Deputy Attorney General Rod Rosenstein declined to say who asked him to write the letter recommending the firing of FBI Director James Comey, saying it could fall within the scope of special counsel Robert Mueller’s investigation.
Rosenstein, who appointed Mueller as special counsel overseeing the probe into Russia’s meddling in the 2016 election, deflected the question in a House committee hearing Tuesday afternoon.
“I am not at liberty to talk about that now, and the reason for that is that if it is within the scope of Director Mueller’s investigation … we don’t want people talking publicly about open investigations,” he said.
Rosenstein added that he has “no reservations about my role” in Comey’s dismissal. But his comment left open the possibility that the investigation does cover the chain of events that led to Trump firing Comey.
Rosenstein said he is leaving to Mueller decisions about what the investigation covers.
In an earlier hearing Tuesday before a Senate appropriations subcommittee, Rosenstein said Mueller will have the “full independence he needs to conduct that investigation,” and that he has not spoken to Mueller about the substance of the investigation since appointing him.
After President Donald Trump’s friend, Newsmax CEO Chris Ruddy, said Monday night that Trump is considering firing Mueller, Rosenstein said Mueller can “only be fired for good cause,” and it would be his job to put that good cause into writing.
PBS’ Judy Woodruff reported Monday that Ruddy told her after visiting the White House that Trump is “considering perhaps terminating” Mueller — a decision that would set off a massive political backlash. Ruddy later confirmed the comment to CNN.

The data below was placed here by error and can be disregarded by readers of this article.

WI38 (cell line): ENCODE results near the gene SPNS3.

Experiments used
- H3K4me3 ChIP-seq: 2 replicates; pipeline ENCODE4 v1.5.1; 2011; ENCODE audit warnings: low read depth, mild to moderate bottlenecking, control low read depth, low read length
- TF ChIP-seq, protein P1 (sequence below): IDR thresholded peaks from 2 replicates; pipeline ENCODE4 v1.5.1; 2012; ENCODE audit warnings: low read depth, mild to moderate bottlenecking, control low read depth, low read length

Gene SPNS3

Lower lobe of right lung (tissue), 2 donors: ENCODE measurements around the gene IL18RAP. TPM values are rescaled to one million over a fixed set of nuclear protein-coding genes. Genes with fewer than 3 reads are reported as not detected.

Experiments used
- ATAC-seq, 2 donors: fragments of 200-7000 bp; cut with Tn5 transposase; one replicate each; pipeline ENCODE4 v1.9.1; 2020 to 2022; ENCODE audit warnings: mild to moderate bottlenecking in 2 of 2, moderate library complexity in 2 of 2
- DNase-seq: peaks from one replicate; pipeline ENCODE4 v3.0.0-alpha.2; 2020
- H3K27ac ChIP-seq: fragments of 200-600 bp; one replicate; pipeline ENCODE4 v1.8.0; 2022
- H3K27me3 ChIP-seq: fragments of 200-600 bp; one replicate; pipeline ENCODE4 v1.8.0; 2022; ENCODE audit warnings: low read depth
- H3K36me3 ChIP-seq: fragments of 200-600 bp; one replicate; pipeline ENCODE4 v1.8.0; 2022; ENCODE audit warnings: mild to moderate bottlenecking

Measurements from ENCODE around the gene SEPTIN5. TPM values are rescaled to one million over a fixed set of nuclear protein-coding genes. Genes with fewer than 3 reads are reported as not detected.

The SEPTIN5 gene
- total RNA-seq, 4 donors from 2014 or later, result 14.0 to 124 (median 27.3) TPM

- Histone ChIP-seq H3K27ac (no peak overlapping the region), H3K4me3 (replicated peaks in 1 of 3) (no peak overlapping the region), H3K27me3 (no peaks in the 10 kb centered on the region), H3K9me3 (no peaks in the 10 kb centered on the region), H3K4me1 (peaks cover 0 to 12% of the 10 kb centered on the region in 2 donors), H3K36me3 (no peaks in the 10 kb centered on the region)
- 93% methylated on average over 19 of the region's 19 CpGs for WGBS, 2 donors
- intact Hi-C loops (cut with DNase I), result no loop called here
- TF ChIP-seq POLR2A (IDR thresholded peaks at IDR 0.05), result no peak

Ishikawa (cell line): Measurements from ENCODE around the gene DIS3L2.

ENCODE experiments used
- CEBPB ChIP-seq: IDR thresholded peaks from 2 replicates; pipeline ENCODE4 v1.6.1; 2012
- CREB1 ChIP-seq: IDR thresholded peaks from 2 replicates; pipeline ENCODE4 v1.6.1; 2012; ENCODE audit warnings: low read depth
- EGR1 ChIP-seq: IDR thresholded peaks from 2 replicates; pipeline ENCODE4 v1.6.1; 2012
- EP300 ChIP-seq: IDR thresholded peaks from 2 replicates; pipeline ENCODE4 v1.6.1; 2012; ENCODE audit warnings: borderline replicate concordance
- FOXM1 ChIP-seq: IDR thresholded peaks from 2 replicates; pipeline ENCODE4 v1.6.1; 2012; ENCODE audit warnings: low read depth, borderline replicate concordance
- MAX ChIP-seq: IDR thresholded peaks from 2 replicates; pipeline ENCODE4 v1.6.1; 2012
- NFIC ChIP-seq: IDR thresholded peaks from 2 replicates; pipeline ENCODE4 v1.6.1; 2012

Rosenstein also said that because Attorney General Jeff Sessions recused himself from the Russia matter, Mueller could only be fired by Rosenstein himself.
“The chain of command for the special counsel is only directly to the attorney general — and in this case, the acting attorney general,” he said.
Rosenstein also said that having made political contributions “is not a disqualification” from working for the special counsel leading the Russia investigation.
Rosenstein was asked by Sen. Lindsey Graham, R-South Carolina, whether a history of political donations would prohibit someone from being involved in the investigation. “No, senator, it is not a disqualification,” Rosenstein said.
Graham then asked whether someone representing Hillary Clinton or the Clinton Foundation would disqualify that person. Rosenstein said that while it depends on the circumstances, “I think the general answer is no.”
Three members of the legal team known to have been hired so far by Mueller have given political donations almost exclusively to Democrats, according to a CNN analysis of Federal Election Commission records.
Graham disagreed with part of Rosenstein’s conclusion.
“I don’t think donations are disqualifying at all, but if you represented the Clinton Foundation or Mrs. Clinton herself, that would be a bit disturbing,” Graham said.
Members are using the event as a chance to grill Rosenstein about other topics, including the firing of FBI Director James Comey, the investigation into Russian meddling in last year’s election and Rosenstein’s decision to tap Mueller as special counsel.
Rosenstein said “no, I have not,” when asked by Sen. Jeanne Shaheen, a New Hampshire Democrat, whether he has seen good cause to fire Mueller.
“If there were good cause, I would consider it. If there were not good cause, it would not matter to me what anybody said,” he said.
Rosenstein’s letter critical of Comey’s handling of the Hillary Clinton email server investigation served as the Trump White House’s first reasoning for firing Comey — though Trump later undercut that explanation by saying he fired Comey in hopes of ending the Russia probe.
Because Sessions had recused himself from the Russia investigation over his connection to Trump’s campaign and his undisclosed meetings with the Russian ambassador, it was Rosenstein’s decision to appoint a special counsel to lead the investigation.